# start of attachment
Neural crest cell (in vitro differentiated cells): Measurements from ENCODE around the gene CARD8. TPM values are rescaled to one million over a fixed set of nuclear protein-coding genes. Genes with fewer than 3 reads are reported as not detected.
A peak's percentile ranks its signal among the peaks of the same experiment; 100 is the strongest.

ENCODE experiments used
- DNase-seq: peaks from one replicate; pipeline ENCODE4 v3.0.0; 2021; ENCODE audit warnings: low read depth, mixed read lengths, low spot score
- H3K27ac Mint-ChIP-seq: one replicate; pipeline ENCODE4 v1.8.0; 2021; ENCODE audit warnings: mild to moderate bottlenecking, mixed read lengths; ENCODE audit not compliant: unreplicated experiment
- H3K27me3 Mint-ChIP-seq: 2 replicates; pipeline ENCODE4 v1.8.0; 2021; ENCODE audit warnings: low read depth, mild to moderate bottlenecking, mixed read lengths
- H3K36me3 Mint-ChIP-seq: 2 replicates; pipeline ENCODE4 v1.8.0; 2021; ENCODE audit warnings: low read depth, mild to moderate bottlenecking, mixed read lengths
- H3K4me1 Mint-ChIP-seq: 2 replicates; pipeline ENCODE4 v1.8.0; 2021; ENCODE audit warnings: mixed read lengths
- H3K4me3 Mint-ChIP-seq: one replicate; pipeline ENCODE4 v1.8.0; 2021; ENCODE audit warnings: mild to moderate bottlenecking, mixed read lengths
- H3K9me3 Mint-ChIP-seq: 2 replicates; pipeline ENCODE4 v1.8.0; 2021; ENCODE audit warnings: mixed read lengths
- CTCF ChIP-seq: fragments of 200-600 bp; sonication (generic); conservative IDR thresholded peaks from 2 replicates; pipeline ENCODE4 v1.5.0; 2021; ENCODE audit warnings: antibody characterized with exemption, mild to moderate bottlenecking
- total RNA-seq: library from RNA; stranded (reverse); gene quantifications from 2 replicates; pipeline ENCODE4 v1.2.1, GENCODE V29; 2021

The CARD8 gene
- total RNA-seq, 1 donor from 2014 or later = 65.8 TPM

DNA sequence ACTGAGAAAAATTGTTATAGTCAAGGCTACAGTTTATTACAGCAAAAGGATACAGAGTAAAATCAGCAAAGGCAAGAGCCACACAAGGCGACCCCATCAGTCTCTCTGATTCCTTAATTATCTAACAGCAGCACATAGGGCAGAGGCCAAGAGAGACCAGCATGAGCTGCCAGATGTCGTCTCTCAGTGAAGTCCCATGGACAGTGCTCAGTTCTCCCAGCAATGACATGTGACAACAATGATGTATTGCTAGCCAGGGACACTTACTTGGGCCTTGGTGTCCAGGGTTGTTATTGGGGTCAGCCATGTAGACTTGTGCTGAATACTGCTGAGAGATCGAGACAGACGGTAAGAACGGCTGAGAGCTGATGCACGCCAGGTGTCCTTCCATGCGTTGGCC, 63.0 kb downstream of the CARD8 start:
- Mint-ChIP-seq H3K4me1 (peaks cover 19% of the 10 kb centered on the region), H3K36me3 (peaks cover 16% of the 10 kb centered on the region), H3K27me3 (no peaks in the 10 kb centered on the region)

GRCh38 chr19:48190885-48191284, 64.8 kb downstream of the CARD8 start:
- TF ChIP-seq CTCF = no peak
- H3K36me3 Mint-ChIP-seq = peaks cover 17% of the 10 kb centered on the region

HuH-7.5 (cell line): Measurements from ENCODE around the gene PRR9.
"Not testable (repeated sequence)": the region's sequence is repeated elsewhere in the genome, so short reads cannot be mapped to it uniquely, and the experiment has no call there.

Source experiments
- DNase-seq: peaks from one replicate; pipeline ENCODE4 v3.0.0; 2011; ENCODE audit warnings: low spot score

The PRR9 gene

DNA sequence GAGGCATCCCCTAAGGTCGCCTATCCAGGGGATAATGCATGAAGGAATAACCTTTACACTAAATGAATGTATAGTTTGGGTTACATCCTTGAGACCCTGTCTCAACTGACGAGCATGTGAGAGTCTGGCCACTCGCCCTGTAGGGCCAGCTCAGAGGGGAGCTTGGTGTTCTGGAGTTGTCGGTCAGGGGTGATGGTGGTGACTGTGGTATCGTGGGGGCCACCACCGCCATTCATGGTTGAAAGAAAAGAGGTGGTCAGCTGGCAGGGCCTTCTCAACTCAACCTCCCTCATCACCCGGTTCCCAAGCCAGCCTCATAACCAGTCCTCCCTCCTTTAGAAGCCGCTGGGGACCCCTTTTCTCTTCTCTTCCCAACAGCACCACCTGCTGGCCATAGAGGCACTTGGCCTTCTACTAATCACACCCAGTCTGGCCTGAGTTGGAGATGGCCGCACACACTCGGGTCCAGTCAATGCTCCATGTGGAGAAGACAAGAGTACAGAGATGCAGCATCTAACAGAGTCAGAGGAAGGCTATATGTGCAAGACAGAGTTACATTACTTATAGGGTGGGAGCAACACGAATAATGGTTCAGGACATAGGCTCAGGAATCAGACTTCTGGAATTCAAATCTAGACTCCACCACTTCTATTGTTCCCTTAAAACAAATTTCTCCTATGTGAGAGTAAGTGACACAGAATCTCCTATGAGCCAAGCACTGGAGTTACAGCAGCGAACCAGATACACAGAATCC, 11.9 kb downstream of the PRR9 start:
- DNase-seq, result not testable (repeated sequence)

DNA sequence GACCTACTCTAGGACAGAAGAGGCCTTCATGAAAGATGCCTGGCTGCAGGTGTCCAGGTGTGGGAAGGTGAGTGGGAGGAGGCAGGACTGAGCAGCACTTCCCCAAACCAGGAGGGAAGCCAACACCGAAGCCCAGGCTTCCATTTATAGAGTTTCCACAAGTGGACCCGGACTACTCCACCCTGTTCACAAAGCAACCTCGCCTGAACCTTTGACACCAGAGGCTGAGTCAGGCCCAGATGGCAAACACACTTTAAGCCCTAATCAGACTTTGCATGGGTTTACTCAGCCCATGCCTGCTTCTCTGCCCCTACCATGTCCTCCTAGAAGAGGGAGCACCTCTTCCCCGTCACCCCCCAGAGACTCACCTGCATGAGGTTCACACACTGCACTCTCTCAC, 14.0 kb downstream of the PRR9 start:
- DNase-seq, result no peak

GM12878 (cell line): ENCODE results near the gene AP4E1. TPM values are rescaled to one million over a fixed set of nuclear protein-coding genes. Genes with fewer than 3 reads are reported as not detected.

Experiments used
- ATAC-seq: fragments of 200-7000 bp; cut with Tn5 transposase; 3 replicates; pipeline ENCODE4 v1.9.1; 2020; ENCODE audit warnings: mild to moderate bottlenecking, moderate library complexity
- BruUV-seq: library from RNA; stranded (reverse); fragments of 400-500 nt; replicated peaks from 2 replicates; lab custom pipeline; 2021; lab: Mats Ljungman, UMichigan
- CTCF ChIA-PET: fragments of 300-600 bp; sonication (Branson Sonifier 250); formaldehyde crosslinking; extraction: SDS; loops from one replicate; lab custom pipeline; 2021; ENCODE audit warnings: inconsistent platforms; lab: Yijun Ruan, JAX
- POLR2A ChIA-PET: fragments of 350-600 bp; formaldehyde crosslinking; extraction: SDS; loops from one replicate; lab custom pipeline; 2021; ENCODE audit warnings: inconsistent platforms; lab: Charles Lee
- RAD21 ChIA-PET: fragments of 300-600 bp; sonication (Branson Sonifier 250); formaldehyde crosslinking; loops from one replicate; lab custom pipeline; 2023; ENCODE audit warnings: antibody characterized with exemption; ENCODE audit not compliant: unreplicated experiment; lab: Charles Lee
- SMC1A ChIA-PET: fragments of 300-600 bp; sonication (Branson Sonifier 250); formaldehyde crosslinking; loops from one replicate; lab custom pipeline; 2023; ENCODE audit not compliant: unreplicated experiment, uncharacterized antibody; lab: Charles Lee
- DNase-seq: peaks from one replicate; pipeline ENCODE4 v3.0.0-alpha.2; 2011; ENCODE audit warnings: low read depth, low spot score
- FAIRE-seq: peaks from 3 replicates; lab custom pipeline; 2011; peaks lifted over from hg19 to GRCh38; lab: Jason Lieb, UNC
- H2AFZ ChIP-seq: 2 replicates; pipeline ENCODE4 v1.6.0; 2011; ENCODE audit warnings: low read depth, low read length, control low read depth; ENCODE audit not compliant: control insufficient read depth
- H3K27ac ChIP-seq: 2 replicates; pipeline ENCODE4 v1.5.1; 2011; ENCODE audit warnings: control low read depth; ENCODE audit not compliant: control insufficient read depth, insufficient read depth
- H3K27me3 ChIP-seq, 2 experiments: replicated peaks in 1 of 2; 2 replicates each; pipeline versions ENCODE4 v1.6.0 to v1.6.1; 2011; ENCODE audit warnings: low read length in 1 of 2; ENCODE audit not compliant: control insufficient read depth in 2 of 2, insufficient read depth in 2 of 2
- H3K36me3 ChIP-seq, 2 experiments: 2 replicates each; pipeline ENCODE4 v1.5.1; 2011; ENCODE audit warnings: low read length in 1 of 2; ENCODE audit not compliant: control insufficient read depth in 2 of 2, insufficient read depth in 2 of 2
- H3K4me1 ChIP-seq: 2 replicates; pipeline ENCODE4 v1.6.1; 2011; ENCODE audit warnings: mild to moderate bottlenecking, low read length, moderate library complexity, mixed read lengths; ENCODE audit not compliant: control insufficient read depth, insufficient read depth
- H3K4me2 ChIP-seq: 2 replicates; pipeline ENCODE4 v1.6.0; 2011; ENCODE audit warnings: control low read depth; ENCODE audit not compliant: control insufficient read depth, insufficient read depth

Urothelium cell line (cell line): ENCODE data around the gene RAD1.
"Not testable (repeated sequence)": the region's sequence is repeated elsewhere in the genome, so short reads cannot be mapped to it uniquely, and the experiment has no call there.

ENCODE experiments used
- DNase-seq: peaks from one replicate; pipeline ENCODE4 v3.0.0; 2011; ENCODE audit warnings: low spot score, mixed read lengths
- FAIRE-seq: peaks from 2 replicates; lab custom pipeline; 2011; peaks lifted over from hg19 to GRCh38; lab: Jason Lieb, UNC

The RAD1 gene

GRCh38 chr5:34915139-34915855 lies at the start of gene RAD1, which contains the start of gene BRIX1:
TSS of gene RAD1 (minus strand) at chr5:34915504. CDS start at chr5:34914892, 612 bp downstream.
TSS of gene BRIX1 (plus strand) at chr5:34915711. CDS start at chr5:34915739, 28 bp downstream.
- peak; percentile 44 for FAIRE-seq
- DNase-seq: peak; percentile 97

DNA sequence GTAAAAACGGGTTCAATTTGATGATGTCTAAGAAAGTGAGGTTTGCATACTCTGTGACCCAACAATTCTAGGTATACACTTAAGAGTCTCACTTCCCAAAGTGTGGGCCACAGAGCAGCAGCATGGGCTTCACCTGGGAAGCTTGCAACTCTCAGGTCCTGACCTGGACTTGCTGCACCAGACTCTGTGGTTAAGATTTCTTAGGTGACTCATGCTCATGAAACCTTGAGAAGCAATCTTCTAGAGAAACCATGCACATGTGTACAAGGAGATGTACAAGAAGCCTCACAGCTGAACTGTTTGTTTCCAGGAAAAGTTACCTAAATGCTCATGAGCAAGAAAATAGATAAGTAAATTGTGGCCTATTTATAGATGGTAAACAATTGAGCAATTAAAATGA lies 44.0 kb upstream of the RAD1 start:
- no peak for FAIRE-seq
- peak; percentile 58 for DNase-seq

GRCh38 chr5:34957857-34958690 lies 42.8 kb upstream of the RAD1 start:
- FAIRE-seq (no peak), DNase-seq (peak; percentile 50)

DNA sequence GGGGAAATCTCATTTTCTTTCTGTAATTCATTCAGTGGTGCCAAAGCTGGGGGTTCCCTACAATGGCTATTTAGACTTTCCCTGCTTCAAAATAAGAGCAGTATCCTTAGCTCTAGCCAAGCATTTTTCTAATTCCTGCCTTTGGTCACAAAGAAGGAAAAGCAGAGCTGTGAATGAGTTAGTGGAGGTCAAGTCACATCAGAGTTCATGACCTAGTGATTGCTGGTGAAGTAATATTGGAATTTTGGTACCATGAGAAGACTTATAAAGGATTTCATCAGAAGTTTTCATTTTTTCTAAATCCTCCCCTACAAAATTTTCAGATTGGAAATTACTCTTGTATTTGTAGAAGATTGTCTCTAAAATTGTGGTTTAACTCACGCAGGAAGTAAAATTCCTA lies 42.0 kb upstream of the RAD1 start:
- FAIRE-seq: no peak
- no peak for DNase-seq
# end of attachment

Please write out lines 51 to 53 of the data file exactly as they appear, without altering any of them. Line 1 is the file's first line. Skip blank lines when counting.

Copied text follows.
GRCh38 chr5:34915139-34915855 lies at the start of gene RAD1, which contains the start of gene BRIX1:
TSS of gene RAD1 (minus strand) at chr5:34915504. CDS start at chr5:34914892, 612 bp downstream.
TSS of gene BRIX1 (plus strand) at chr5:34915711. CDS start at chr5:34915739, 28 bp downstream.